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After a little incident I had to get my textured drywall ceiling patched. It is still drying. Should I smooth out those edges after it dries up and before priming and painting? How? I don't think I need to smoothen the entire patch before painting, or do I have to?

Any other advice before painting? I intend to color match and paint just the patch.

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  • The texturing looks good! You might want to knock down that hard edge with a putty knife or, maybe better, a fingernail before it fully drys to help blend the edge in with the existing surface. Be sure to let the patch dry fully before priming/painting.
    – gnicko
    Feb 19, 2022 at 21:55
  • If you've got to zoom in that close to see a flaw in the ceiling, you've done very well. I wouldn't worry about it.
    – FreeMan
    Feb 21, 2022 at 14:43
  • My concern is whether the "edges" will make the patch look like a rectangle after painting it
    – hyankov
    Feb 21, 2022 at 15:03

2 Answers 2

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The texturing looks good! You might want to knock down that hard edge with a putty knife or, maybe better, a finger or rag before it fully drys to help blend the edge in with the existing surface. It doesn't have to be perfect but you really don't want any "sharp" edges like seen in the second photo.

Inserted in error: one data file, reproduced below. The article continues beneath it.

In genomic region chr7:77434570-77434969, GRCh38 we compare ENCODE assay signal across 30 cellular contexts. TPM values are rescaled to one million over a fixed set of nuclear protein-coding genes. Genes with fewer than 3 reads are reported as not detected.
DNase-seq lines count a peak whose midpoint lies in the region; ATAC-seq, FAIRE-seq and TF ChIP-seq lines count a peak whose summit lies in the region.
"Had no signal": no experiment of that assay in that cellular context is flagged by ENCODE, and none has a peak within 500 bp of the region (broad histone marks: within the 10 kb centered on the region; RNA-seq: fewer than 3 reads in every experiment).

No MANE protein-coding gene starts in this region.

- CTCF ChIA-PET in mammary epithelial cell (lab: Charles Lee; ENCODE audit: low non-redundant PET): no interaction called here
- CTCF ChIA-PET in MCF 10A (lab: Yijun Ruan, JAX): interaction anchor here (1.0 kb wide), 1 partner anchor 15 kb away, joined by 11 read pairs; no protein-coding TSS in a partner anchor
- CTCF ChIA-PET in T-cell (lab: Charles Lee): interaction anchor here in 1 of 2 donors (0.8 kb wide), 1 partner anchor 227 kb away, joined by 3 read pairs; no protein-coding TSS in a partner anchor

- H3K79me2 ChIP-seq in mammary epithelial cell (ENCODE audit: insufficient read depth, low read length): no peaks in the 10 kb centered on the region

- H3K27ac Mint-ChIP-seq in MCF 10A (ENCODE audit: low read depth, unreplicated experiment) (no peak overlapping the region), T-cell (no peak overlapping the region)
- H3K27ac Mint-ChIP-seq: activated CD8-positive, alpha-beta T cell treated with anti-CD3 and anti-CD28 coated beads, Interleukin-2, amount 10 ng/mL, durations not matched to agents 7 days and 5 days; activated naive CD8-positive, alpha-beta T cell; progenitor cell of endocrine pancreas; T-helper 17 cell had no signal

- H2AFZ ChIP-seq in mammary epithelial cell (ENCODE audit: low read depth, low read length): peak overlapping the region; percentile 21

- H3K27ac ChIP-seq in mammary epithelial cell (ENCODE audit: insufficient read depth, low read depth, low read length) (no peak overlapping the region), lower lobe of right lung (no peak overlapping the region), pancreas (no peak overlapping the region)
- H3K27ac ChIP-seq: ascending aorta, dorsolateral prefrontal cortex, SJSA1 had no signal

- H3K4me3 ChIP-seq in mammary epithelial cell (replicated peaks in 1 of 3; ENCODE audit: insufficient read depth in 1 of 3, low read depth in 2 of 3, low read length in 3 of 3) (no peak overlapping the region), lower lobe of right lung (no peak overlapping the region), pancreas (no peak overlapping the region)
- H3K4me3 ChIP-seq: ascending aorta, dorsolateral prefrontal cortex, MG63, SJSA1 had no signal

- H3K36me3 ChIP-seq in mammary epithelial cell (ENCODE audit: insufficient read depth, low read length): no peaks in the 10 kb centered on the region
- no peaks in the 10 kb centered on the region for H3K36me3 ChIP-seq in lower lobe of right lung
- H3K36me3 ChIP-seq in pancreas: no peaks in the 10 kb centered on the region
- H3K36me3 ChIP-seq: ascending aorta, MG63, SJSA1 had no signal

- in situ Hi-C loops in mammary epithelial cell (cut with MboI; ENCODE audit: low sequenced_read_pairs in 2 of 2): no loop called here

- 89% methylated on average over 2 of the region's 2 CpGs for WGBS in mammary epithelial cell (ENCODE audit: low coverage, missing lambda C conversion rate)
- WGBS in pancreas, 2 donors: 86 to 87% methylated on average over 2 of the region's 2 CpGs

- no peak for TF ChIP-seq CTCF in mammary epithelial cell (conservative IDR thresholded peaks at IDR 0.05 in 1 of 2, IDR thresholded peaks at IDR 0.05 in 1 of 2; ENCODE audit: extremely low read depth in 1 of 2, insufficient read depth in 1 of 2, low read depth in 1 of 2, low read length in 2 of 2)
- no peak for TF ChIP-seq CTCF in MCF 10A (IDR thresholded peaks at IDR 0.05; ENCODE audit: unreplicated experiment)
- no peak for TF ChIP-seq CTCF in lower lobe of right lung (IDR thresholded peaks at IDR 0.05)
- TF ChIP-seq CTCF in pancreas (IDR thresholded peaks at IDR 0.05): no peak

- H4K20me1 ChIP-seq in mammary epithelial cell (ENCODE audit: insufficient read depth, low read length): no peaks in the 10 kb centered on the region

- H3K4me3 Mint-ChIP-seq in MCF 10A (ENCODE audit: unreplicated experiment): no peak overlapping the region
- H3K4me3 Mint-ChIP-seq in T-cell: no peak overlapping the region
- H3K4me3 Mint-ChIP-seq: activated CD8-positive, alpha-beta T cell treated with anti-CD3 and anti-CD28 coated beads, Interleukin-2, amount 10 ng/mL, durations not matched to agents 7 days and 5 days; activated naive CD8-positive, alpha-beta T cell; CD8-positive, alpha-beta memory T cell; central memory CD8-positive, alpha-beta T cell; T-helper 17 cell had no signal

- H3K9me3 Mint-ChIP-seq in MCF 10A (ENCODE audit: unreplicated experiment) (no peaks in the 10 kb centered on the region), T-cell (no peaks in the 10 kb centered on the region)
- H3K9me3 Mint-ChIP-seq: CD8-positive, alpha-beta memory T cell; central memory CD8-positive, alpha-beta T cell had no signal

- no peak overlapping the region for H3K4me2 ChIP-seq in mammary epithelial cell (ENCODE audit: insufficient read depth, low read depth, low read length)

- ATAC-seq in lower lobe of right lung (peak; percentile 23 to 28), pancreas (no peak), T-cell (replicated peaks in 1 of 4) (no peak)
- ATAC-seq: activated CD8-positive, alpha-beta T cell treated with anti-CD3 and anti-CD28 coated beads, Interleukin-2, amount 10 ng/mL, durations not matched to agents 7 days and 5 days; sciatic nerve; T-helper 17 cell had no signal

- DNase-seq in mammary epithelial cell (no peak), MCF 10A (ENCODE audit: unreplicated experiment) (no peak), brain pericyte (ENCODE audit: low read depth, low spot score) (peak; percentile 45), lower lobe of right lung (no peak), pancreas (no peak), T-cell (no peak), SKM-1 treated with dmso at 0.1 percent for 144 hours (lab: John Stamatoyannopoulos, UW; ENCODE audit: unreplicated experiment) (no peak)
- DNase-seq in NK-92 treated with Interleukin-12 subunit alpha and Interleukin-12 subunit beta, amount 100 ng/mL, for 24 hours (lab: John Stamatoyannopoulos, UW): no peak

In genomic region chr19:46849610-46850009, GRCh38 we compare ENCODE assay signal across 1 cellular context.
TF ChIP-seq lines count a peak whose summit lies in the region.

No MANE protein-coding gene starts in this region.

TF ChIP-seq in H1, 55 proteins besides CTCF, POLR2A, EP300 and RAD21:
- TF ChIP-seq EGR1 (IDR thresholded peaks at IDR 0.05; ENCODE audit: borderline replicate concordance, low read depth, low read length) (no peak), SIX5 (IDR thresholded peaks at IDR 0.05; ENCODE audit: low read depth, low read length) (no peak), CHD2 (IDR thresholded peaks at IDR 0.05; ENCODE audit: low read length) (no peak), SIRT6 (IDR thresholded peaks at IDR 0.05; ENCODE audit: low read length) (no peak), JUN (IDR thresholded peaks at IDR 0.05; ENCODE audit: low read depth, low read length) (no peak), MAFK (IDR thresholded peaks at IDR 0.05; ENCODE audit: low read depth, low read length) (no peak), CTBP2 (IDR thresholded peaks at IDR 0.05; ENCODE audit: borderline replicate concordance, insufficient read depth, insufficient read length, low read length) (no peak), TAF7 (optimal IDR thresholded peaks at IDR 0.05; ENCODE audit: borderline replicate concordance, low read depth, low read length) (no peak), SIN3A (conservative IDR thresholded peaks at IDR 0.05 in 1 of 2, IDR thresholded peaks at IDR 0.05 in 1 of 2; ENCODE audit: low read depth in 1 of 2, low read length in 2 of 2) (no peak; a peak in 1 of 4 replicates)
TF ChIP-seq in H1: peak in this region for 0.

While sanding is an option for after the compound dries, working with it "half dry" is also an option and works well for situations where you have to "knock down" a rough edge or similar. You can scrape at the rough edge or rub it smooth without disturbing the rest of the patch or the existing ceiling textures.

Applying the primer and paint will also help match the texture as it will tend to slightly fill ridges and creases, etc. just enough to make the transition from patch to existing texture blend better.

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Since your ceiling has a heavy texture on it, any extensive smoothing will stand out against the texture. The key is to try to keep the patch area as similar as possible to the rest of the ceiling - which is rough. It's more art than anything. If you do any sanding, do it sparingly and on small areas where the texture is off.
Rough edges can be knocked down with a putty knife or a damp sponge even after the spackle has set up - but do it within 24 hours so it isn't hard-set.
Remember, if you don't like it when it's done, it's not hard to redo. BTW - I assume you dried the area above the ceiling really well before the patch. You don't want to trap moisture inside.

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  • I am more concerned with the edges of the patch, rather than the smoothness or roughness of the texture inside the edges, though. Yep, inside all dry.
    – hyankov
    Feb 20, 2022 at 1:30

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